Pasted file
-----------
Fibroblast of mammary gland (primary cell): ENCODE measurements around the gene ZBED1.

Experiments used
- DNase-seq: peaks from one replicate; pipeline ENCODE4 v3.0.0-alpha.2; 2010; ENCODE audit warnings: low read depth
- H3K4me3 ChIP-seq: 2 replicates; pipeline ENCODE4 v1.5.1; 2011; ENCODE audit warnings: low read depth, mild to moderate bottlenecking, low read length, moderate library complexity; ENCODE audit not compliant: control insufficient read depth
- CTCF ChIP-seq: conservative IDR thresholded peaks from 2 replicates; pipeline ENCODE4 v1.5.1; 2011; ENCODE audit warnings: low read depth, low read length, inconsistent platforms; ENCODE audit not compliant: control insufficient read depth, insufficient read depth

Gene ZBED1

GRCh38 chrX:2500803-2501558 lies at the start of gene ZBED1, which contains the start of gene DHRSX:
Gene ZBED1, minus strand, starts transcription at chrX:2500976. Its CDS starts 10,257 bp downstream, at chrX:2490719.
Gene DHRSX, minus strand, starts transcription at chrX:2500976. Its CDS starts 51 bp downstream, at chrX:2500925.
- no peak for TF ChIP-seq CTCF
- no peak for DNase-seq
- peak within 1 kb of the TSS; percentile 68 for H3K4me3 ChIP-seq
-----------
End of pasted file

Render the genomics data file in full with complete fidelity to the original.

Fibroblast of mammary gland (primary cell): ENCODE measurements around the gene ZBED1.

Experiments used
- DNase-seq: peaks from one replicate; pipeline ENCODE4 v3.0.0-alpha.2; 2010; ENCODE audit warnings: low read depth
- H3K4me3 ChIP-seq: 2 replicates; pipeline ENCODE4 v1.5.1; 2011; ENCODE audit warnings: low read depth, mild to moderate bottlenecking, low read length, moderate library complexity; ENCODE audit not compliant: control insufficient read depth
- CTCF ChIP-seq: conservative IDR thresholded peaks from 2 replicates; pipeline ENCODE4 v1.5.1; 2011; ENCODE audit warnings: low read depth, low read length, inconsistent platforms; ENCODE audit not compliant: control insufficient read depth, insufficient read depth

Gene ZBED1

GRCh38 chrX:2500803-2501558 lies at the start of gene ZBED1, which contains the start of gene DHRSX:
Gene ZBED1, minus strand, starts transcription at chrX:2500976. Its CDS starts 10,257 bp downstream, at chrX:2490719.
Gene DHRSX, minus strand, starts transcription at chrX:2500976. Its CDS starts 51 bp downstream, at chrX:2500925.
- no peak for TF ChIP-seq CTCF
- no peak for DNase-seq
- peak within 1 kb of the TSS; percentile 68 for H3K4me3 ChIP-seq